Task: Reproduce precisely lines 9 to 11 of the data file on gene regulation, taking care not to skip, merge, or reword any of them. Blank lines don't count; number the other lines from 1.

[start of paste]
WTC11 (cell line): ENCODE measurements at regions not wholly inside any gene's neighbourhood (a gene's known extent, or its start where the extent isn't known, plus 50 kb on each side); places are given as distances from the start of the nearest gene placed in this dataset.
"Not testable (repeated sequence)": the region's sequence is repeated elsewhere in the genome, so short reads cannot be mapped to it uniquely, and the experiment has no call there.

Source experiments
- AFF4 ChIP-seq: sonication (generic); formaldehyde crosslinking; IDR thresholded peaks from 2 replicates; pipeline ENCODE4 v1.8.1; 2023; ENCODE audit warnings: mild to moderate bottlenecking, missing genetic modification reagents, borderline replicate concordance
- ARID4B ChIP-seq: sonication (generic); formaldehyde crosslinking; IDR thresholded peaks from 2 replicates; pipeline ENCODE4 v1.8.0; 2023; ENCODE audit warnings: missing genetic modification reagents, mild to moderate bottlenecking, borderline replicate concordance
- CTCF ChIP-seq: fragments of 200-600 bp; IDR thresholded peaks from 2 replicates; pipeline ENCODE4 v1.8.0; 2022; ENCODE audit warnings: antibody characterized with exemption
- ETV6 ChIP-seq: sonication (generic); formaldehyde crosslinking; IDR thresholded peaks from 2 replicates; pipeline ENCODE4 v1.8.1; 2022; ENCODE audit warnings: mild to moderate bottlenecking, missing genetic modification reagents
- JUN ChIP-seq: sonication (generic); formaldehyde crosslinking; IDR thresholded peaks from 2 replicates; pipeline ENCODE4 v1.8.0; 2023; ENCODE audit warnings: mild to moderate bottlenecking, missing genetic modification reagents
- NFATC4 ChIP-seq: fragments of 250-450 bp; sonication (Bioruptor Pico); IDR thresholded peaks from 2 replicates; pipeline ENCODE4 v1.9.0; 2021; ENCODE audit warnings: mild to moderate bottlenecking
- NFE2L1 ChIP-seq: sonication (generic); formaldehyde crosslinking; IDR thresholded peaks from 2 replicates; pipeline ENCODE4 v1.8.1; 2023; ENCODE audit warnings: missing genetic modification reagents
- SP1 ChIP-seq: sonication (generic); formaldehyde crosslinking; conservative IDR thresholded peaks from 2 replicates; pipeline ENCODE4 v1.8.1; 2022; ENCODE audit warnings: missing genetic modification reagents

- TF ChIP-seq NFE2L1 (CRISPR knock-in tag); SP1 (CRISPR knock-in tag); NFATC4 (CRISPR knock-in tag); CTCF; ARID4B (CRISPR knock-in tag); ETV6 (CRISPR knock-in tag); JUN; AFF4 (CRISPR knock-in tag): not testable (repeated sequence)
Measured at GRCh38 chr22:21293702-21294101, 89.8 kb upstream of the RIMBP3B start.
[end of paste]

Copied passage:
- NFATC4 ChIP-seq: fragments of 250-450 bp; sonication (Bioruptor Pico); IDR thresholded peaks from 2 replicates; pipeline ENCODE4 v1.9.0; 2021; ENCODE audit warnings: mild to moderate bottlenecking
- NFE2L1 ChIP-seq: sonication (generic); formaldehyde crosslinking; IDR thresholded peaks from 2 replicates; pipeline ENCODE4 v1.8.1; 2023; ENCODE audit warnings: missing genetic modification reagents
- SP1 ChIP-seq: sonication (generic); formaldehyde crosslinking; conservative IDR thresholded peaks from 2 replicates; pipeline ENCODE4 v1.8.1; 2022; ENCODE audit warnings: missing genetic modification reagents